If you are looking for Turkish rugs for sale, you are going to love all the choices that are available to you thanks to our ongoing Turkish rug sale. As you will see when you scroll through our Turkish rugs, we offer Turkish rugs cheap, which makes them affordable options for many home and business owners, as well as interior designers who are shopping for their budget-conscious clients.
Kinds of Turkish Rugs
Given the variety of Turkish rugs in the marketplace, it is not enough to simply want a Turkish rug for your home or office. You have to put some thought into the kind of Turkish rug that will work best in the space you are decorating. Keep in mind that you do not necessarily need to put a Turkish rug on the floor. Certain rugs, including many Turkish Kilim rugs, resemble tapestries in both thickness and beauty, which make them ideal for hanging on the wall and using as sofa covers.
As a general rule, there are two primary kinds of Turkish rugs: Kilim rugs and Hali rugs. A Turkish Kilim rug is flat-woven while Turkish Hali rugs are knotted. It is widely believed that the oldest Kilim rug originated in Çatalhöyük around 7,000 B.C. near the middle of Anatolia. Many experts agree that Turkish tribes introduced Hali rugs to Anatolian inhabitants some time during the 12th century.
During your search for cheap Turkish rugs, you will likely encounter several kinds of other Turkish rugs. These rugs include:
1) Turkish Ladik Rugs:
These rugs are typically made using a prayer rug format. Some of the most prized Turkish Ladik rugs boast an eye-catching rose/burgundy color that was derived from dye made from beetles found in the West Indies.
2) Turkish Yuruk Rugs:
Yuruk rugs are noticeably loosely woven and often have a distinct, sometimes eccentric design.
3) Turkish Melas Rugs:
hese rugs are typically more conservative in terms of design compared to Yuruk rugs. Turkish Melas rugs normally have geometric designs that are simply captivating. These rugs normally come in either prayer rug or meditation rug format and are sought-after because they often have light- to mid-tones of green that are highly desirable.
4) Turkish Bergama Rugs:
Bergama rugs usually show off designs that involve multiple medallions, which make them easy to identify.
5) Turkish Mudjur Rugs:
Turkish Mudjur rugs are usually the most formal option among Turkish town rugs. These rugs are often decorated with austere fields of red or fields that showcase a blossoming tree of life or a lantern.
Characteristics of Turkish Rugs
While Turkish rugs may have different characteristics based on the region where they are made and their intended use, they share some general traits that make them very popular with consumers. These shared characteristics include:
- High-quality construction
- Attractive patterns
- Investment worthiness
- Natural materials and dyes
Turkish rugs are something you really have to experience to appreciate their full beauty and utility. With that in mind, we invite you to view our wide selection of Turkish rugs online now. We also encourage you to contact us with any questions you have about the rugs we have for sale. If you need help making a selection, we’ll be thrilled to help you find a Turkish rug that reflects your personal tastes and lifestyle. Give us a call or send us an email today.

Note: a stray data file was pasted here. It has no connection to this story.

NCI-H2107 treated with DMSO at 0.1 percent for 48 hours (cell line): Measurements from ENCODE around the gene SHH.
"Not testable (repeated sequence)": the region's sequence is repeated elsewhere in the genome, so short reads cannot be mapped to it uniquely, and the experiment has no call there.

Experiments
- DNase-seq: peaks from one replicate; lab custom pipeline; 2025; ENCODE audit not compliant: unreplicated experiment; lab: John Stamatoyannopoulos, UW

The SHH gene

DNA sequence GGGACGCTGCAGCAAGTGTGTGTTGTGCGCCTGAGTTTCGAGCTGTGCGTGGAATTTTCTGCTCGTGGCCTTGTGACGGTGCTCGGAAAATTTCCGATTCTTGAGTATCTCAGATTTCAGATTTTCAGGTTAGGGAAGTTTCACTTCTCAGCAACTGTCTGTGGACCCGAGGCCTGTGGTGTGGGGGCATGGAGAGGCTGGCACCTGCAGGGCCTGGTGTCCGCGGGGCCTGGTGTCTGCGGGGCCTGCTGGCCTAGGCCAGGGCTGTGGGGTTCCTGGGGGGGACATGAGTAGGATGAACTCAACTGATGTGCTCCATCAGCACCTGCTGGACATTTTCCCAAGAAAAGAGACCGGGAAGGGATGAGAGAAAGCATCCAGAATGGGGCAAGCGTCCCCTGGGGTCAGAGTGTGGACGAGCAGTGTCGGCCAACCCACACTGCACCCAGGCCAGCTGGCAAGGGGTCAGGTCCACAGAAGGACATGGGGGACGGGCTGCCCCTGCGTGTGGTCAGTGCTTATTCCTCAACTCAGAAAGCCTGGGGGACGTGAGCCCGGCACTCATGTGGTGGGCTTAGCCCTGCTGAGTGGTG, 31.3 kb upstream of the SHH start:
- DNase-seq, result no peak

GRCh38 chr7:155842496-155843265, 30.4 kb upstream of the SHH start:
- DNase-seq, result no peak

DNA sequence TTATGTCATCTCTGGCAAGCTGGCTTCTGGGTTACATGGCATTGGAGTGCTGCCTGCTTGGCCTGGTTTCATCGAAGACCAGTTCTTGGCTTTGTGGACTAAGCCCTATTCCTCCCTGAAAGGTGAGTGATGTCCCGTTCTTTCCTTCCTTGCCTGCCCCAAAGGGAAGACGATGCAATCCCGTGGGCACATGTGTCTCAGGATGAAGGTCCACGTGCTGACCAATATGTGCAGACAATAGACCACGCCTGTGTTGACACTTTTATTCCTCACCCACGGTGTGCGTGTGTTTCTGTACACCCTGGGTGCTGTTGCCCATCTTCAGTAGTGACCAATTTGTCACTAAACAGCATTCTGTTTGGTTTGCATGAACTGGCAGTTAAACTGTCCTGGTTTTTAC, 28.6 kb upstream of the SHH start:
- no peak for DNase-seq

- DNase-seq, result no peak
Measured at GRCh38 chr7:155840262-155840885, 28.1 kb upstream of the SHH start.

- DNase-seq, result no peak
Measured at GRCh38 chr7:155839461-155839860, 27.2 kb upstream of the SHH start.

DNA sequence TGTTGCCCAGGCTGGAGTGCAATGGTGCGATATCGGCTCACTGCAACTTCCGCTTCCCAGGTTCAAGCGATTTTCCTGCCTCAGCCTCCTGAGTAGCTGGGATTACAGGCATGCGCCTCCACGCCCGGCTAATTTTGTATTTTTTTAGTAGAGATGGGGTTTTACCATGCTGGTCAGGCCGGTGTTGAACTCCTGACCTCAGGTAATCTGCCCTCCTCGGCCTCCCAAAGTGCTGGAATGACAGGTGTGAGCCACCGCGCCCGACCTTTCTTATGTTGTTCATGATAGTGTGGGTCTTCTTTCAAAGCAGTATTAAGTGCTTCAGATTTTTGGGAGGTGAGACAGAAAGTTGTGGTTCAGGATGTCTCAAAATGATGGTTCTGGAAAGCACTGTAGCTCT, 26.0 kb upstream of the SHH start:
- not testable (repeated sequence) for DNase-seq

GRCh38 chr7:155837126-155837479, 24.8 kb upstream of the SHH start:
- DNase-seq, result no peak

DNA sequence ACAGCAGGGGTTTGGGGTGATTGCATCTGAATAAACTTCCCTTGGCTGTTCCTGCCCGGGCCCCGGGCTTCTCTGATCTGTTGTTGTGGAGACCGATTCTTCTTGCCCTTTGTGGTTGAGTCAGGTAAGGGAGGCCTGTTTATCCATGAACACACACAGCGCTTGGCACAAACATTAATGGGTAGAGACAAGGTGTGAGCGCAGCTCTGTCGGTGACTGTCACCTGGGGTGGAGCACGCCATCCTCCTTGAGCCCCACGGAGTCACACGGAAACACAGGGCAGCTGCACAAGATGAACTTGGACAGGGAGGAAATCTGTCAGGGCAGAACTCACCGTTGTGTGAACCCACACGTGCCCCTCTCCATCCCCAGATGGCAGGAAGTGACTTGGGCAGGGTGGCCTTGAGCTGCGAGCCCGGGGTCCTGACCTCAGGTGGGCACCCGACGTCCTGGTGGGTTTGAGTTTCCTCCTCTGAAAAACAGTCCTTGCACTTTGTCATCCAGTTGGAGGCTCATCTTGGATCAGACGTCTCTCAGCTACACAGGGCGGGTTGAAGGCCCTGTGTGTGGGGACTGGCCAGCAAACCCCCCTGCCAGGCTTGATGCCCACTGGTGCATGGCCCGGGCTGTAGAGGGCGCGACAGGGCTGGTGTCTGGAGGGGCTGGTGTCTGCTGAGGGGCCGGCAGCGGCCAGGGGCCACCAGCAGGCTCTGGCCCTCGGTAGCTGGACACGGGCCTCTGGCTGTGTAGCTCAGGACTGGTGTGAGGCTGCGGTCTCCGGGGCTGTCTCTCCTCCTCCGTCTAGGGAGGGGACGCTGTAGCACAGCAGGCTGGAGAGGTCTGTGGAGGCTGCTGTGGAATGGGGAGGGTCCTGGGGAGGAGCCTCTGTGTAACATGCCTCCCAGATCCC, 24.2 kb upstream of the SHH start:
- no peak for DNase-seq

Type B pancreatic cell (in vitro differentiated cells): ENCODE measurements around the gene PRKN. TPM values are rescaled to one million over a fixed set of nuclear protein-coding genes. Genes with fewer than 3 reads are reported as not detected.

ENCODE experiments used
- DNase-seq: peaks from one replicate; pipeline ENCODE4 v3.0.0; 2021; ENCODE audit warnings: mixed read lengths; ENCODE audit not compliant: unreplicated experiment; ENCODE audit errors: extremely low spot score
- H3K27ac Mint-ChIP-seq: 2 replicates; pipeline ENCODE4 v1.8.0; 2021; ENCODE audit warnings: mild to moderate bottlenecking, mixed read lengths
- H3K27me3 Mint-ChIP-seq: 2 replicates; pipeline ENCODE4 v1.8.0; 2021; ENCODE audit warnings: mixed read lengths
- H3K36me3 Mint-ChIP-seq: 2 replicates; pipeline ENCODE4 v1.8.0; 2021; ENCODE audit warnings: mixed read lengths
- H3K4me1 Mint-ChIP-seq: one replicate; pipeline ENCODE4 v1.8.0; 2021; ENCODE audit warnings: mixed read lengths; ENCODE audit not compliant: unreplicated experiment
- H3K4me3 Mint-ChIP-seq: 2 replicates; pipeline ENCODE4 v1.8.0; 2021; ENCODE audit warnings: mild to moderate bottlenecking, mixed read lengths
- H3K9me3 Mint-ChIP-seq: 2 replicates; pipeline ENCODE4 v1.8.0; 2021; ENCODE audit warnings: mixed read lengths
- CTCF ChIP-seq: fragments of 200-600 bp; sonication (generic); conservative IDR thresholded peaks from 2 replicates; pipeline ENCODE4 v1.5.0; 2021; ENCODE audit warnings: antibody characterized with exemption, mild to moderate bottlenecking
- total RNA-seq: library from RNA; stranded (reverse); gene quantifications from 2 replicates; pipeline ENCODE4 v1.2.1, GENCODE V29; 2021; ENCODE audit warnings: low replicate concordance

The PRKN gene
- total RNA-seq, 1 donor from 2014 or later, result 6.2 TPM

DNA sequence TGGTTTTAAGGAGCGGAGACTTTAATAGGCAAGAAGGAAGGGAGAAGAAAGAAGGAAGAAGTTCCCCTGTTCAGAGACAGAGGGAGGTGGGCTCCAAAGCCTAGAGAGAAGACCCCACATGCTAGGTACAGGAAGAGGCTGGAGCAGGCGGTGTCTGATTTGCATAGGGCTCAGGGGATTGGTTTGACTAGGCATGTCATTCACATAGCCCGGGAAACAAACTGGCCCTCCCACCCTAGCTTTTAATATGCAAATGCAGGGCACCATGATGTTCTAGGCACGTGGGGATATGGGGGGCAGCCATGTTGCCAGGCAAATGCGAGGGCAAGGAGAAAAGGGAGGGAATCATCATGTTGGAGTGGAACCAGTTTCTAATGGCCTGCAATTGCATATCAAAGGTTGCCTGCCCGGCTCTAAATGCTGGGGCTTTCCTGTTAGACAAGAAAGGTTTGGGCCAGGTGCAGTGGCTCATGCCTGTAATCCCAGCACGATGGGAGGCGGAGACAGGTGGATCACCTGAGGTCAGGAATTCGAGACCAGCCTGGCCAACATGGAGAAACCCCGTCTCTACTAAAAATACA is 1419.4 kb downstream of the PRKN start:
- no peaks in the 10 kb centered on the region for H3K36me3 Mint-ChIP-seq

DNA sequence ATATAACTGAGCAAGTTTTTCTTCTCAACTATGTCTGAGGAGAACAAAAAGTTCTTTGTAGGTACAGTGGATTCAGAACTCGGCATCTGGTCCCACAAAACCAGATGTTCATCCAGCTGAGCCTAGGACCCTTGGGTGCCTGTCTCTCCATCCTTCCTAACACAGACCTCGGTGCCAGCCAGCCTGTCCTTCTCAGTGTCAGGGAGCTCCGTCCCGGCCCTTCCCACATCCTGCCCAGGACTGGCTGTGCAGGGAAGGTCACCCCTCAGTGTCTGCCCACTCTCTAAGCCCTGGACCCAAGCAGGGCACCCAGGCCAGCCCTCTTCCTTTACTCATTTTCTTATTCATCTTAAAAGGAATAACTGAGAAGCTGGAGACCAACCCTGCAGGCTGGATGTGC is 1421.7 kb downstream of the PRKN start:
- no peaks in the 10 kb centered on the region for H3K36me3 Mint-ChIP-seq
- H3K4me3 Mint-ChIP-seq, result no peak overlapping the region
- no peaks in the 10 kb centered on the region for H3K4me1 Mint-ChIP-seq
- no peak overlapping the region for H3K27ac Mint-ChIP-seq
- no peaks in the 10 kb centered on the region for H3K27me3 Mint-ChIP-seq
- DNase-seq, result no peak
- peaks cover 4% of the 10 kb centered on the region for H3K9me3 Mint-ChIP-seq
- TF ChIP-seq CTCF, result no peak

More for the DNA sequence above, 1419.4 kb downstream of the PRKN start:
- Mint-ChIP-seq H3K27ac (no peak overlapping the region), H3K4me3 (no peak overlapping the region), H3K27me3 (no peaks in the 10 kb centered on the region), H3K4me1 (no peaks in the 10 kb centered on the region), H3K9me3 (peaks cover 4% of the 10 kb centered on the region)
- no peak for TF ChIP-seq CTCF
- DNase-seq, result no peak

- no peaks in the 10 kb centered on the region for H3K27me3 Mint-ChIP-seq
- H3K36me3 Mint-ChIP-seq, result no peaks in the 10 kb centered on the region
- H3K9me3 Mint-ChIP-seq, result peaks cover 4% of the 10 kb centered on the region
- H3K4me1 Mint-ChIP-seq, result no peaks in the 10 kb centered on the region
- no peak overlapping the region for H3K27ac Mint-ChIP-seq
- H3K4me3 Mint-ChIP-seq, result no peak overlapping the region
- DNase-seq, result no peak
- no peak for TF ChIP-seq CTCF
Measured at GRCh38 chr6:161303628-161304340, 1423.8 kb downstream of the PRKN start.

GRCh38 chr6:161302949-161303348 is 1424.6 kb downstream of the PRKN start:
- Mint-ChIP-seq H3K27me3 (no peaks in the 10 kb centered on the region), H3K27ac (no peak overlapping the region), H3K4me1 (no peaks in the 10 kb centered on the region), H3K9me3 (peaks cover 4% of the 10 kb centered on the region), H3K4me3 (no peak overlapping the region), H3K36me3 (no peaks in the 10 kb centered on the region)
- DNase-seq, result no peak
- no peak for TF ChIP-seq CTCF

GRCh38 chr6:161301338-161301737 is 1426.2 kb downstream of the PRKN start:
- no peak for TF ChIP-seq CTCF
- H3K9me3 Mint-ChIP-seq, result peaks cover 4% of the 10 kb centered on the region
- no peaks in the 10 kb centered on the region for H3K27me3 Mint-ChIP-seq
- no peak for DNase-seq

Heriz Rugs: Captivating Geometric Designs and Bold Colors
Antique Heriz carpets are woven in village and towns in the East Azerbaijan region in the mountainout area around Tabriz in the northwest of Iran. The style is named after Heriz, the largest of these towns.
Traditional Heriz carpets feature distinctive large-scale motifs and a wide palette of warm colors, making the antique Heriz rug one of the most highly coveted Persian village carpet styles. Many Heriz carpets show the colors and design influence of Caucasian rugs due to the proximity of Heriz to that region. Persian Heriz rugs are instantly recognizable for their bold blues and rust red colors, with pinks, yellows, greens and ivory for contrast.
Unlike more traditional Persian rug styles such as the Kashan rug, which flowing, curvilinear arabesques and scrolls, Heriz Persian rugs are known for their rectilinear designs. The merchants of Tabriz sought to combine the elegance of traditional Persian carpets with the tribal charm of village weaving. Weavers adapted the geometric weave to create the signature Heriz style, typified by the classic “diamond on a square” medallion motif popularized in the late nineteenth century. In most traditional Heriz rugs, the design elements are outlined by two lines of contrasting colors.
The Abrash Color Technique is a Hallmark of Heriz Carpets
Modern Heriz rugs are often dyed using chemicals, antique Heriz rug makers were masters of vegetable dyeing. Vegetable dyes acquire a marvelous patina as they age. As is the case with Kashan rugs, Heriz rugs often feature a color technique called abrash, which varies the color from one end of the rug to the other through color shading or tone shifting. Heriz antique rugs, creates remarkable strength and depth of color and design.
The best antique Heriz rugs are woven with wool from the Shahsavan, a nomadic tribe residing in the Elbrus Mountains. Later, wool high in lanolin was imported from Tabriz.
A Heriz Persian rug is loosely knotted upon a thick, sturdy cotton foundation. The knots are tightly packed, giving the rug impressive durability.
Serapi Rugs and Gorevan Rugs Echo the Weaving Tradition of Northwest Persia
Popular variations of the Heriz rug are the Serapi and Gorevan styles. Heriz Serapi rugs, typically made before the 1900s, feature a finer a weave and curvier design. Gorevan rugs are known for their coarser grades. These carpet styles were originally developed in the town and villages neighboring Heriz, though today their names are used as a measure of a rug’s quality. In the United States, the best quality Heriz rugs are called Serapi carpets.